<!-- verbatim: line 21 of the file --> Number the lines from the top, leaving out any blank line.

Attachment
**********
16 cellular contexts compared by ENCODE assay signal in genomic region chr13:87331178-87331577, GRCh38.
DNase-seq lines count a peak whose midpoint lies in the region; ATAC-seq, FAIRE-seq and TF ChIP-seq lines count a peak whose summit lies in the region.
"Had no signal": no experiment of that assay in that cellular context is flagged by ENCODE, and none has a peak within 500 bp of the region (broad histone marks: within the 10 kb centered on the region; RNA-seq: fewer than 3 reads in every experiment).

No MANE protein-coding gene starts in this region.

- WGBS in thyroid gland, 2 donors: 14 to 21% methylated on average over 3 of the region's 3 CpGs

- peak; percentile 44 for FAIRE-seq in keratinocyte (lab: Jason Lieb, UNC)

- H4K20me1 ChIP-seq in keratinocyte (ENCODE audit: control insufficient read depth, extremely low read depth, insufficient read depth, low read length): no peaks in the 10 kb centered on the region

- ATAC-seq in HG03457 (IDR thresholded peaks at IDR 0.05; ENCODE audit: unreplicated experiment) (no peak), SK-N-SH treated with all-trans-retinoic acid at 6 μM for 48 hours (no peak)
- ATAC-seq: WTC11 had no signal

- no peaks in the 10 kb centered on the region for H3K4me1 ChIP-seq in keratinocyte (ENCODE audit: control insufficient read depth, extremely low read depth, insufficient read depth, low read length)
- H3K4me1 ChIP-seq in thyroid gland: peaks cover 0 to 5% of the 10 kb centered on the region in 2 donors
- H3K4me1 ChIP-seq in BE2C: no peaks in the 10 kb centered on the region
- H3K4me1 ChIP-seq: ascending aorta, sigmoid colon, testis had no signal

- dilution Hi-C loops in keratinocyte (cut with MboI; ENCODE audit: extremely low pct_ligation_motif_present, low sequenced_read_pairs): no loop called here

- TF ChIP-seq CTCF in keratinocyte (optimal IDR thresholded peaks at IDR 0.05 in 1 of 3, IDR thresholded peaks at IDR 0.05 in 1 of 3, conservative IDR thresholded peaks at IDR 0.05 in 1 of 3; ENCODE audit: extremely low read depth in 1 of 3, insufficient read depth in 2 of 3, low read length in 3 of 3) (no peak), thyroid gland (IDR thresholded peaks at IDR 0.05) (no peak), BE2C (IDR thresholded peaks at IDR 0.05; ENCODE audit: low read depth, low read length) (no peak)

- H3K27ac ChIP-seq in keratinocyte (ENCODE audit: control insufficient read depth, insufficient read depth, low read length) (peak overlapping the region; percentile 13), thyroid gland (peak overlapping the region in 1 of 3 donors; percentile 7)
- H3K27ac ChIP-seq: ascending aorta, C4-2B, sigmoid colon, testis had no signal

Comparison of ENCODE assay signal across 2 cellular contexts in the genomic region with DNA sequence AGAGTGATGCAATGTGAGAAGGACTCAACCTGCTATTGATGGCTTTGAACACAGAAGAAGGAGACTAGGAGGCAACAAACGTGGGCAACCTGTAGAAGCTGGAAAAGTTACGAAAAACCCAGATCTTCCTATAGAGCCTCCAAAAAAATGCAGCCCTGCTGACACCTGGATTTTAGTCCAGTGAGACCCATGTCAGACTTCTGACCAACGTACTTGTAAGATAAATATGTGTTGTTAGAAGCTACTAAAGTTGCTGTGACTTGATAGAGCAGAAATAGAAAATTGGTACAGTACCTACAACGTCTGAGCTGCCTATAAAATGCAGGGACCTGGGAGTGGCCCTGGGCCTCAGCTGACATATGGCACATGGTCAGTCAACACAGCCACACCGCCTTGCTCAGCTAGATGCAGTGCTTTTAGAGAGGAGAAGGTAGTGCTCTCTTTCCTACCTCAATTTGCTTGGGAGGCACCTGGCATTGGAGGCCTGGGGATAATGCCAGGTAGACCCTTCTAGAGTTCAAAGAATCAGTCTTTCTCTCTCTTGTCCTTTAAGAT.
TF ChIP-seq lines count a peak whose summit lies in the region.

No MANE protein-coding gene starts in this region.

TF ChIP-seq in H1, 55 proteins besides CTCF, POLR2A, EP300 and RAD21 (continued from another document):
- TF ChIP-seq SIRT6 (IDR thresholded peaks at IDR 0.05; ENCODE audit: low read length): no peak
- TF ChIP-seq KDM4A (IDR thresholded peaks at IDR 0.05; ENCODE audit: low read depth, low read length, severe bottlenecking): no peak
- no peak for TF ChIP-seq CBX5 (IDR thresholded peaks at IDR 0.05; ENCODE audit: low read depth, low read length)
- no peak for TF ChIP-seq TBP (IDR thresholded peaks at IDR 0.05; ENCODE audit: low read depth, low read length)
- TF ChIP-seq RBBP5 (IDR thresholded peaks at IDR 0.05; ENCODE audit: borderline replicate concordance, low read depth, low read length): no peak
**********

TF ChIP-seq in H1, 55 proteins besides CTCF, POLR2A, EP300 and RAD21 (continued from another document):